BROOKSVILLE — Hernando County’s Republican voters will choose between two candidates in the District 4 race for County Commission — incumbent Jeff Holcomb and challenger Natalie Kahler — in the August 28 primary election.
The winner will face the sole Democrat vying for the seat, Nancy Makar, who will be on the November general election ballot.
Holcomb, who is completing his first commission term, touts his record of not raising the general fund property tax rate and fighting off several attempts to establish a separate taxing authority to fund the Sheriff’s Office. Holcomb missed a year of his commission term when he was called up by the Navy Reserves.
At the recent Politics in the Park political forum, Holcomb noted he was the only commissioner to speak out in 2015 against commissioner Nick Nicholson, when it came to light that Nicholson was involved with a stripper and drug user. Nicholson was investigated and not charged with a crime, but Holcomb urged him to step down as commission chairman. Nicholson stayed on with support from the other commissioners.
Holcomb said he was not surprised earlier this year when the Sheriff’s Office arrested Nicholson on new prostitution charges. Holcomb supported the governor’s decision to suspend Nicholson.
Holcomb touts the county’s work on economic development and job creation. The commission in recent months approved job-creation credits for more than 100 jobs coming into Hernando County, he noted.
He also said that no one worked harder to support the county’s fire rescue services.
"I ask you to help me complete my mission,’’ Holcomb said.
Holcomb’s campaign contributions include funds from several companies that do business with the county, including $1,000 from Republic Services waste management, $300 from the Cemex mining company that recently won approval for an expansion, and $1,000 from Goodwin Brothers, the road building company that challenged B.R.W. Contracting for doing poor work in the county.
Holcomb voted to oust B.R.W. after the company failed to perform properly on several jobs, he said, noting that three county employees were disciplined for being too close to the company.
Holcomb also received contributions from: State Rep. Blaise Ingoglia, head of the state Republican Party; influential attorney Tom Hogan, and a consulting company called Extreme Furiosity, headquartered at the same address as Hogan; and a political action committee called Jobs for Florida.
Kahler recently ended a term on the Brooksville City Council and said she learned from her family’s long pattern of service. Her experience working in nonprofit organizations makes her the best candidate for the job, she said.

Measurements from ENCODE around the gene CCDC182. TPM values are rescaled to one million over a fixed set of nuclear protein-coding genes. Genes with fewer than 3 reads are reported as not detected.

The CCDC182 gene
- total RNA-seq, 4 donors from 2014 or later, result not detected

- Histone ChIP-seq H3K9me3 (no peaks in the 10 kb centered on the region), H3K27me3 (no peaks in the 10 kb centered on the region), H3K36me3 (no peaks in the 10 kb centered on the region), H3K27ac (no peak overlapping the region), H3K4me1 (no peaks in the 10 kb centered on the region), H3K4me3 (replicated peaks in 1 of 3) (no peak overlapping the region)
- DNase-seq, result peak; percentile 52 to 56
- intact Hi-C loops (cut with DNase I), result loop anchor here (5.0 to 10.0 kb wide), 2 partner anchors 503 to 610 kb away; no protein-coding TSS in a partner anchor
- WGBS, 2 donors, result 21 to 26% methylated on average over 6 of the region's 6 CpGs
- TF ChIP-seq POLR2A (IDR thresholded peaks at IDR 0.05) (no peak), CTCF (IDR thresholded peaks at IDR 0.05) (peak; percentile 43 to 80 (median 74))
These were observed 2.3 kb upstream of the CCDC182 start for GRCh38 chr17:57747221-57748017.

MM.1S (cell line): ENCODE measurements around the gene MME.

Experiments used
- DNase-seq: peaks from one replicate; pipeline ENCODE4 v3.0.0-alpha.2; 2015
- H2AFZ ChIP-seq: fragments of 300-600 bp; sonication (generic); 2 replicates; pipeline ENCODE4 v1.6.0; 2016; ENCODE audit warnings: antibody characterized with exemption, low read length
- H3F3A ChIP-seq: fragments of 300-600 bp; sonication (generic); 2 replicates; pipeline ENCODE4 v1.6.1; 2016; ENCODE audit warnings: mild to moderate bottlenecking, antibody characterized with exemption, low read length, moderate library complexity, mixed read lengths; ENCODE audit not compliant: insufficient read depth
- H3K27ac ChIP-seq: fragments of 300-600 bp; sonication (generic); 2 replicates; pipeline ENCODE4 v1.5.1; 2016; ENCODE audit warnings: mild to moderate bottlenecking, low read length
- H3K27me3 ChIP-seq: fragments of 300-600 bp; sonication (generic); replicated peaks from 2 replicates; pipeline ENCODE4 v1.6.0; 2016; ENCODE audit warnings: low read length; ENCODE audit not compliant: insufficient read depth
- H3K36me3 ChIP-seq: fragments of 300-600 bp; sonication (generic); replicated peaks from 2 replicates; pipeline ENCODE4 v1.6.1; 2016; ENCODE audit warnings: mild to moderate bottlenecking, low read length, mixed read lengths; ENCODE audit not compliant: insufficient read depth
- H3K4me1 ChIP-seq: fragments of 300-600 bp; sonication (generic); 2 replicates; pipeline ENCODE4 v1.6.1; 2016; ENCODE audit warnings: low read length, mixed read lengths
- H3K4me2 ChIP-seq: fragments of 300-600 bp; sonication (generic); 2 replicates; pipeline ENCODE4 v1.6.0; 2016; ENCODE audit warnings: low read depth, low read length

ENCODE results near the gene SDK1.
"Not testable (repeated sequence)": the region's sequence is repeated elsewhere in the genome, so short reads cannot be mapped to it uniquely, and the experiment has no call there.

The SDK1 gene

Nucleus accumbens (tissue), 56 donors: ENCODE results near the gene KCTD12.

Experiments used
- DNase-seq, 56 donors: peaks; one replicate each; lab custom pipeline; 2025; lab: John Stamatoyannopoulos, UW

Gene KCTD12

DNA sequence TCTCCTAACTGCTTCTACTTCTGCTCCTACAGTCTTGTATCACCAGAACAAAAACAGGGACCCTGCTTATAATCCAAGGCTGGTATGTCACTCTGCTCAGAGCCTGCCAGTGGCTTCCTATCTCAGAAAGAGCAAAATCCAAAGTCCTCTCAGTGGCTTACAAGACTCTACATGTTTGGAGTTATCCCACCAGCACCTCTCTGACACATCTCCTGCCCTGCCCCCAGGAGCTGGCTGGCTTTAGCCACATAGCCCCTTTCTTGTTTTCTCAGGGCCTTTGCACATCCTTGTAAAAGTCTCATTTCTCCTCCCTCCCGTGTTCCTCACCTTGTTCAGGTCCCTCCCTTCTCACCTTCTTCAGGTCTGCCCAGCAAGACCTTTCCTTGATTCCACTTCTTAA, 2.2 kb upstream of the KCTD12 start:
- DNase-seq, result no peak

"This requires creative budgeting and a continual understanding that you are merely the steward of resources others have entrusted to you,’’ she told the Tampa Bay Times. "As a member of the Brooksville City Council, I have earned a reputation for creative problem solving, a high level of involvement in my community, complete accessibility to my constituents and independent thinking that is not beholden to any group.’’
Kahler said her experiences on the council illustrate how she would handle the difficult balancing act commissioners face. She said she listens to the arguments on each side, looks for commonality and clearly explains her decisions.
"Even if residents, businesses or developers don’t like your vote, they generally respect it if they understood how you arrived there,’’ she said.
Kahler said the county commission’s failure last year to hold budget workshops helped lead to this year’s multi-million dollar shortfall. The City of Brooksville, in contrast, went through a painstaking line-by-line review of every expenditure, she said.
"As I did on City Council, I will study the budget and come up with suggestions for alternative ways to do things,’’ Kahler said.
She named economic development as one of the most important issues for the county and wants to create an environment for success.
"The biggest mistake we can make is to think government can (and should) do it all,’’ Kahler said. "The government’s role is to cut unnecessary red tape, create good policy, provide a healthy tax structure, offer the best public safety and allow our amazing community to do the rest.’’
Kahler’s campaign contributions are nearly all from individuals with a few from small businesses.
Hernando County commissioners serve four-year terms. They must live in the district they represent, but are elected by voters county wide. They earn an annual salary of $69,232. District 4 encompasses south central Hernando County.
Contact Barbara Behrendt at [email protected] or (352) 848-1434.